A Chapter 11 restructuring for Rite Aid would enable the company to address its opioid liabilities more comprehensively than in an out-of-court restructuring. As an initial matter, given the company’s recent revenue declines, debt load and thin operating margins, the company might not have sufficient funds to pay outside of bankruptcy what can be massive opioid-related liabilities. And unlike the other pharmacies that have settled government opioid claims outside of bankruptcy, Rite Aid has not been profitable. Furthermore, as already noted, the CVS, Walgreens and Walmart settlements only addressed state, local government and Native American tribe liability, but not liability to private entities and individual plaintiffs. Rite Aid would have to address these liabilities as well.

A Chapter 11 filing would benefit Rite Aid by centralizing all the opioid lawsuits in one forum. As noted, the company has not only transferred over 1,000 lawsuits to a multidistrict litigation in an Ohio federal court, but also faces a significant number of cases in state courts. In addition, the company is defending the DOJ claims for violations of the False Claims and Controlled Substances Acts. It would be more economical, and more efficient, for the company to address all these disputes in the bankruptcy court.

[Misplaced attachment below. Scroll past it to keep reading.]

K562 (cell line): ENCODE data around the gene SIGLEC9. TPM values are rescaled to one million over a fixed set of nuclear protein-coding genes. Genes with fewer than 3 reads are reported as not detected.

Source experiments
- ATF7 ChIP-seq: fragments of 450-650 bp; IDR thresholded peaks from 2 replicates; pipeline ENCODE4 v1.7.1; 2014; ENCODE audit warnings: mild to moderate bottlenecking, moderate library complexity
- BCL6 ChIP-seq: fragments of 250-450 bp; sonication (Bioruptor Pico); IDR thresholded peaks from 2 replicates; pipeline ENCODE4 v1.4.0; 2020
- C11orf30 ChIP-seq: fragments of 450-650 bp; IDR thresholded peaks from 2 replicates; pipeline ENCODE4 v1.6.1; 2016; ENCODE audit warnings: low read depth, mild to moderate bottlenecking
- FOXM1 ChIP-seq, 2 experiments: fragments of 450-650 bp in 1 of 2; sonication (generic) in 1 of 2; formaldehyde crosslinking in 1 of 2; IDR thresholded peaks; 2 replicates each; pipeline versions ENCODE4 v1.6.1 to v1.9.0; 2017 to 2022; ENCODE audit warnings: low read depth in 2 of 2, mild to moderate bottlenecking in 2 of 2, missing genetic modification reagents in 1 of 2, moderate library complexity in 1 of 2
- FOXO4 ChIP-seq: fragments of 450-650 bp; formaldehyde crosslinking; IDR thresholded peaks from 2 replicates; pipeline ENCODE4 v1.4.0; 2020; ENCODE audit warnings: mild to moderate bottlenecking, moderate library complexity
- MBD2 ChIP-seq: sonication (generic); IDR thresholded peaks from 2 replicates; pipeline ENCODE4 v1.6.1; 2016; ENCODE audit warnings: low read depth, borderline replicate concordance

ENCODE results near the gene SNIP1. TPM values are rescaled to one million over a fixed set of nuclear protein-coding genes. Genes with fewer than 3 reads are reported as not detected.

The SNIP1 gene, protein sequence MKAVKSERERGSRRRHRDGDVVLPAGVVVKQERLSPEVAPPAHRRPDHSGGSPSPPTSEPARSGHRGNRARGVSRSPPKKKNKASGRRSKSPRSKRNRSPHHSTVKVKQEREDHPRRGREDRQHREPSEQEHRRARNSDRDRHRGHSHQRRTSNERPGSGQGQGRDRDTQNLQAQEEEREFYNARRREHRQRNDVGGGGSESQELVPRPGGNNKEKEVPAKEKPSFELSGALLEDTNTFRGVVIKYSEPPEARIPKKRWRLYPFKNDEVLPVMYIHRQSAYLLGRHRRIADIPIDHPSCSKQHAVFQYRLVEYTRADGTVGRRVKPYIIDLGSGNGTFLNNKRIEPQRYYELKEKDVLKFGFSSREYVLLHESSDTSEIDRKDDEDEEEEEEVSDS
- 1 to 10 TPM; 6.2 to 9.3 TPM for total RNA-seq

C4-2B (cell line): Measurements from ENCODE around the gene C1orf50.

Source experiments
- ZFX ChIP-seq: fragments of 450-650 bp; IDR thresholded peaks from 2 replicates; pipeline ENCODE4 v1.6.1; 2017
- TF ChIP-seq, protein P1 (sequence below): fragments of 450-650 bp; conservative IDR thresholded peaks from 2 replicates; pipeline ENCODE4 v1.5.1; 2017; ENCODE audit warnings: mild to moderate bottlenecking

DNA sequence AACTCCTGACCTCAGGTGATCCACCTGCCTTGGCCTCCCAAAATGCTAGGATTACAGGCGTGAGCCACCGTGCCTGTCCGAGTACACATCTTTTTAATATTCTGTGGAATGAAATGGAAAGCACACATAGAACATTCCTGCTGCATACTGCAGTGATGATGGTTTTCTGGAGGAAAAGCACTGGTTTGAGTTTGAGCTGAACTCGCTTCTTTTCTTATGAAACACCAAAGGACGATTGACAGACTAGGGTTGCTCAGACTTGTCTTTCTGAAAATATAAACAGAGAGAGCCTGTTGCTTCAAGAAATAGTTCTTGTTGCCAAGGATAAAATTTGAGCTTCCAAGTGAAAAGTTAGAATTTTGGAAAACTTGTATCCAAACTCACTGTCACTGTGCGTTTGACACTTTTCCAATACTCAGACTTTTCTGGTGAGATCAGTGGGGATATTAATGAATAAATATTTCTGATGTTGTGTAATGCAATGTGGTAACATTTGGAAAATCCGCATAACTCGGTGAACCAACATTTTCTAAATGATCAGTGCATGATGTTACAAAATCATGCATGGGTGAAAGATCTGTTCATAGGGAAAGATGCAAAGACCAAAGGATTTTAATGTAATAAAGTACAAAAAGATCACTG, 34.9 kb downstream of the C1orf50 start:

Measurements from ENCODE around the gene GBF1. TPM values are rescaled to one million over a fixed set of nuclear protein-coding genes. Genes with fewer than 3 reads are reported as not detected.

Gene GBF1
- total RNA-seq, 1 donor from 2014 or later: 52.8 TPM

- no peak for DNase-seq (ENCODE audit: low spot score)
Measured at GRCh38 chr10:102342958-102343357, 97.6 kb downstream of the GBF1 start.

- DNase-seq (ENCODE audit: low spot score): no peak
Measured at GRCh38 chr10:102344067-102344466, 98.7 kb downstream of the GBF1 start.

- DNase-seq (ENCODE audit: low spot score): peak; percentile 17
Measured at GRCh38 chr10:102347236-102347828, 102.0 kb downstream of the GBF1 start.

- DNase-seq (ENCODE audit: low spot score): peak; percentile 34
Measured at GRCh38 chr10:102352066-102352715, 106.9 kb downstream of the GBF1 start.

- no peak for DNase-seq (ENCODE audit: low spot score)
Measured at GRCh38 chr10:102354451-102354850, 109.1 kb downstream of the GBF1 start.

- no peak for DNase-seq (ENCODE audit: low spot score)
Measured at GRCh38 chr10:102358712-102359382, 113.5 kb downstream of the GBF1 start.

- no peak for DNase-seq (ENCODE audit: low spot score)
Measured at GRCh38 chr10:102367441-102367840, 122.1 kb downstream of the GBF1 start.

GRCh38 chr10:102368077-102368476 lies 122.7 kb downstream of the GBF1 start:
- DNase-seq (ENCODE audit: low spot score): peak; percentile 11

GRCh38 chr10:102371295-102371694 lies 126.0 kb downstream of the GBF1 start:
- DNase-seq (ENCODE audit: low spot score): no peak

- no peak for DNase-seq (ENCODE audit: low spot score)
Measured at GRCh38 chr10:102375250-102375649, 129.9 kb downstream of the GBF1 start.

If Rite Aid files for Chapter 11, it could look to the bankruptcy settlements of the pharmaceutical manufacturers as a guide to resolve its own opioid liabilities. It could create a structure for settling claims that utilizes a combination of a channelling injunction and a series of trusts that would resolve claims brought by the various governmental and non-governmental actors who have asserted claims against the company. The trusts for the governmental claims could be used to further opioid remediation efforts.